Despite talk show host Michael Savage's astounding bigotry and anti-Semitism, the radio industry can't get enough of him.
MSNBC learned the hard way.
Resisting a lengthy campaign by human rights groups that asked that it not hire radio talk show host Michael Savage, well known for his bigoted on-air vitriol, then-MSNBC President Erik Sorenson gave Savage a major television talk show last March, saying Savage hadn't said anything hateful on MSNBC's air — at least not yet.
Then, in July, Savage described a caller to his new show as a "sodomite" and a "pig," and told him to "get AIDS and die" and to "go eat a sausage and choke on it." The cable news network fired him within hours.
MSNBC had reached its limit. But to others, Savage's astounding bigotry was simply money in the bank. Savage had lost his shot at big-time television, but all was not over for the man whose bestselling 2003 book, The Savage Nation, was still bringing in sizable royalty checks.
Originating station KNEW-AM 910 in San Francisco, station owner Clear Channel Communications, and the Talk Radio Network syndication group chose to keep Savage's immensely popular radio show, also called "The Savage Nation," on the air. After all, KNEW had just lured Savage away from local rival KSFO-AM a month before his firing.
And Savage was, as knew understood, a cash cow. His drive-time program, aired for four hours a day, five days a week from a station in what is arguably America's most liberal metropolitan area, is ranked No. 4 among the nation's radio talk shows.
As many as 7 million people around the country — most of them white men aged 35 to 55, according to the industry-watching Talkers Magazine — listen to "The Savage Nation" through some 330 affiliated stations. To them, Savage is a celebrity.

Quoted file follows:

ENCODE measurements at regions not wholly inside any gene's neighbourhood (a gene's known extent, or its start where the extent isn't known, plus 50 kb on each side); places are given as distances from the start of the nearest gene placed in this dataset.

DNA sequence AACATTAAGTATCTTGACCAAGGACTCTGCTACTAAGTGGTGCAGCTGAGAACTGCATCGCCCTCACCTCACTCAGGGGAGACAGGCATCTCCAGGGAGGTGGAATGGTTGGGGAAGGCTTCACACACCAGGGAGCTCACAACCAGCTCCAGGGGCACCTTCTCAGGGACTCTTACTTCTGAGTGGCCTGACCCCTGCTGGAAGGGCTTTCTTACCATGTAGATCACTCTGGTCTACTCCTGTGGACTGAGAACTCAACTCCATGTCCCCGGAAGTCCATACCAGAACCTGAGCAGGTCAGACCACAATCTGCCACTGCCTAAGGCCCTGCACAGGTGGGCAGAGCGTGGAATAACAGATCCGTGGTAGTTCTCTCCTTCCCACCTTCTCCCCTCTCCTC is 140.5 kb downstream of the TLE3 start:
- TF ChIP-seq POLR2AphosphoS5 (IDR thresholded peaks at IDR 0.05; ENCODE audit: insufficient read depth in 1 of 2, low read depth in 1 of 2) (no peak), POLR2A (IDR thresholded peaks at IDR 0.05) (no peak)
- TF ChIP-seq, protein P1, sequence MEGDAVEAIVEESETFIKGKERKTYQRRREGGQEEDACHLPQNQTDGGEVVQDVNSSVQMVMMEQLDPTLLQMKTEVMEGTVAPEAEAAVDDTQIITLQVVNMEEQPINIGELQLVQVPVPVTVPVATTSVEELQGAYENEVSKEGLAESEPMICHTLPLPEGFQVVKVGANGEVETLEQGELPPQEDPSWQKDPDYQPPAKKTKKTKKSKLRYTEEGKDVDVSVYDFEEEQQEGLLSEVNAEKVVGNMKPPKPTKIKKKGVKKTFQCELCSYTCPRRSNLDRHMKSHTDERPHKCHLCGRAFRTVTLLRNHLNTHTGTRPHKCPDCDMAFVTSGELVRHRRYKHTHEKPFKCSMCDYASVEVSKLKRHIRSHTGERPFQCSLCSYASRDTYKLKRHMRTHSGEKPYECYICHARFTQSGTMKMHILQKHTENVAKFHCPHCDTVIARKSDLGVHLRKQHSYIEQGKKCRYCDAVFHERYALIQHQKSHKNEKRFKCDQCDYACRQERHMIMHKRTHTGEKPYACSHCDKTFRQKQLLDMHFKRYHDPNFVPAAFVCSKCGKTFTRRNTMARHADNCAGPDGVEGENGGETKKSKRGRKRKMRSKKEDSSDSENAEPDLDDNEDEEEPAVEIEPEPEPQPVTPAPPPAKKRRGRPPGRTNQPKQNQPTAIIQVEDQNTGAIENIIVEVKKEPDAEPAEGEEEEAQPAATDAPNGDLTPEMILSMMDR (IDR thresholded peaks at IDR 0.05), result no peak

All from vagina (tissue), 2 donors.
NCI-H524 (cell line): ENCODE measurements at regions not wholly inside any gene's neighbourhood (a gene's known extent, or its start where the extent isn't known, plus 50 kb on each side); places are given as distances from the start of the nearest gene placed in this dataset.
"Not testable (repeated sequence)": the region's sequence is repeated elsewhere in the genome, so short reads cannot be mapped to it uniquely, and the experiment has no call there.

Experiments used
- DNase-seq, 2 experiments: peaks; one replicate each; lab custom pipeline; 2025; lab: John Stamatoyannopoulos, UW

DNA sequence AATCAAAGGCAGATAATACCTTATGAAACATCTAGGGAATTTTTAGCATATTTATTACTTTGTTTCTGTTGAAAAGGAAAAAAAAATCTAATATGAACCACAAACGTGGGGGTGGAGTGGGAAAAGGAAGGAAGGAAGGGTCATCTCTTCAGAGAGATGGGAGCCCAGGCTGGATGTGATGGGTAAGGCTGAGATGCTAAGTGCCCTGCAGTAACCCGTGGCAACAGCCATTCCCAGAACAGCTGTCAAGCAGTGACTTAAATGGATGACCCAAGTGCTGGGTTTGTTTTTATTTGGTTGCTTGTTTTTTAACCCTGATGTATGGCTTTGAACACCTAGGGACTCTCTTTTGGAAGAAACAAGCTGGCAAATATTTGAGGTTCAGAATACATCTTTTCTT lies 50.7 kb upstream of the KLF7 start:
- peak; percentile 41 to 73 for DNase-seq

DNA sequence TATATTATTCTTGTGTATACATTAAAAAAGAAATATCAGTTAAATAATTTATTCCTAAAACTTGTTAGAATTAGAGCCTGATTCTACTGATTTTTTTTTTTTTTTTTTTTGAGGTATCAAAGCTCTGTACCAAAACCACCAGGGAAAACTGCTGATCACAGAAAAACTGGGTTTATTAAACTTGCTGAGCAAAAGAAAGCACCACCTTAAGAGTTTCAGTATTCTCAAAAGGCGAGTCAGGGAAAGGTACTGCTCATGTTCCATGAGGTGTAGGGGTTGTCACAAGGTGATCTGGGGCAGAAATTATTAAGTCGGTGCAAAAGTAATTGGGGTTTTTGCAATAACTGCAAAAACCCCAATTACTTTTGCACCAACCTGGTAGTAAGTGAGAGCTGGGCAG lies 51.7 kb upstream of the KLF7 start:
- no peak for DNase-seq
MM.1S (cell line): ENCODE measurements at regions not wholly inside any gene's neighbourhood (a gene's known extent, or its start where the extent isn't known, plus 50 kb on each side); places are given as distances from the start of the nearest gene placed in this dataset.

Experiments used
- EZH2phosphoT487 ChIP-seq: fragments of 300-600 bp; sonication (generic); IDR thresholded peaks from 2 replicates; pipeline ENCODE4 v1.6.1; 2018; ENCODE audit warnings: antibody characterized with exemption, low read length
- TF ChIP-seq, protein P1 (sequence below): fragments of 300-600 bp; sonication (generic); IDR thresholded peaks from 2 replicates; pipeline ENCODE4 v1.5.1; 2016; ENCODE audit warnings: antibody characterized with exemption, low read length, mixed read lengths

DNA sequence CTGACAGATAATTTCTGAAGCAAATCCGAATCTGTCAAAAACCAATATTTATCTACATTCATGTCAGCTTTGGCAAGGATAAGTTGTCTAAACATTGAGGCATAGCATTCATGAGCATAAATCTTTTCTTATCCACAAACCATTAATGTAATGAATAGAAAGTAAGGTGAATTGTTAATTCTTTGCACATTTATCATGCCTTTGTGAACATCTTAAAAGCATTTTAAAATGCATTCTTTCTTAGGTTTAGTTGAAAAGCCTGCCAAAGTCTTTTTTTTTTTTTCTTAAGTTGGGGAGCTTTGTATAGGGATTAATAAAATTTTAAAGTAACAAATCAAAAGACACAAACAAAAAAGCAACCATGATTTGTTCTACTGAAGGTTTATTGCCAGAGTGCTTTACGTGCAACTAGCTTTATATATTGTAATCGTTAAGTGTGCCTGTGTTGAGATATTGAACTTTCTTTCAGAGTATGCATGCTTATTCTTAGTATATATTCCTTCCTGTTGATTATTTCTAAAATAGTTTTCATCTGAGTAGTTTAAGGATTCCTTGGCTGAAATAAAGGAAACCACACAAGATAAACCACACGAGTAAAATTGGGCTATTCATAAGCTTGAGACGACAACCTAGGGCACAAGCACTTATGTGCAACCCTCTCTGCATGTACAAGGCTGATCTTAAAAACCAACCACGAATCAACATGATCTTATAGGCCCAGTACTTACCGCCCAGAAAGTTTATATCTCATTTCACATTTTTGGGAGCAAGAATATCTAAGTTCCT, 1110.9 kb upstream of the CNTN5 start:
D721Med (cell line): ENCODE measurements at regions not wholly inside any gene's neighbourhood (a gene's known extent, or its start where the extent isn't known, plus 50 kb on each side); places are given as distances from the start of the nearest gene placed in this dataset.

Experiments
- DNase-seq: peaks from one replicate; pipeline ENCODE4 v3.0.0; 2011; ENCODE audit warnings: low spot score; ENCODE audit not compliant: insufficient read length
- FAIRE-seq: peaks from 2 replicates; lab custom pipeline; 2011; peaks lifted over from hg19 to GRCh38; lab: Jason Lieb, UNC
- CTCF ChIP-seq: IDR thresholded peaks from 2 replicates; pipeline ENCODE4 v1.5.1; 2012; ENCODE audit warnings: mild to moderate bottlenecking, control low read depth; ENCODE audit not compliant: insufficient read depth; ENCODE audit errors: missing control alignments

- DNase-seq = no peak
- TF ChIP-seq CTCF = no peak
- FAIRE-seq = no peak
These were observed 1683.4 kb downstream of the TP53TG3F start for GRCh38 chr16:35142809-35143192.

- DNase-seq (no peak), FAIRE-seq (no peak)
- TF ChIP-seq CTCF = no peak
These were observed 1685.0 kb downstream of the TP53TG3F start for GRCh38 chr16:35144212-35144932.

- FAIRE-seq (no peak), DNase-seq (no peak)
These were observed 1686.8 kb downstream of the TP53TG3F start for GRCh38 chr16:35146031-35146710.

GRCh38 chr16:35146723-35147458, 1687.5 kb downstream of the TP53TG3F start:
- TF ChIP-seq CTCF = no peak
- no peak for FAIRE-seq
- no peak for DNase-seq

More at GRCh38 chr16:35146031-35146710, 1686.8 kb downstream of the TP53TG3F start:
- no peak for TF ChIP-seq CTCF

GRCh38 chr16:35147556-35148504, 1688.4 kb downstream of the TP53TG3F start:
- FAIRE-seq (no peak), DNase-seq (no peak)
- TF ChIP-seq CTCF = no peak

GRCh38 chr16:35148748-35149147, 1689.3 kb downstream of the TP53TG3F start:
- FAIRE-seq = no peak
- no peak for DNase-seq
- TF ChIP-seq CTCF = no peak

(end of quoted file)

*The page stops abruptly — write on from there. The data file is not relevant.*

That Savage is also a bigot is well known. He has called inner-city victims of gunfire "ghetto slime." He refers to non-white nations as "Turd World" countries. Latinos, he says, "breed like rabbits." He regularly bashes gays and liberals.
But there is one type of group hatred that Savage, who claims to have coined the phrase "compassionate conservative" in 1994, long held in relative check.
Although he called Jewish talk show host Jerry Springer "hook-nosed," attacked a fictional ACLU lawyer named "Mark Nobodyberg," and referred to Sen. Joseph Lieberman as "throwing his bagel into the ring" of the presidential campaign, Savage avoided sustained, on-air expressions of anti-Semitism.
Not any more.
'Jews From New York'
Last November, Savage went after the Southern Poverty Law Center's president, Richard Cohen. Savage's ire came in response to the Center's lawsuit against former Alabama Chief Justice Roy Moore for installing a Ten Commandments monument in the state's judicial building. After vowing to defy a federal appeals court, Moore was removed from office by fellow Supreme Court justices despite protests from some Christian Right activists and others.
On Nov. 13, during one of many furious tirades that month about the Southern Poverty Law Center, Savage responded to a caller who seemed to agree with him about the case, but who questioned what appeared to be Savage's Jew-baiting.
"What do you mean I am trying to stir it up?" Savage demanded. "A guy like Cohen, who is obviously a Jew from New York, is going after a decent Christian man. What am I supposed to do? Sit here and take crap from him? I think he is a vile human being who ought to be arrested for a hate crime.
"And I am not going to mince words. And I guarantee you that he says 'goy' behind the scenes." ("Goy" is a Hebrew word for a non-Jew that, depending on its usage, can be derogatory. Savage also uses the plural "goyim.")
At one point in the exchange, Savage seemed ready to advocate violence against Jews. But he stopped short of spelling it out.
"I'll tell you the truth, it's enough to break your heart to see what this country has become," he said. "And I have a lot of things that I really want to say today, that I'm going to have to control myself and not say, because there are things that need to be done that I can't say. But the country's at a terrible, terrible balancing point."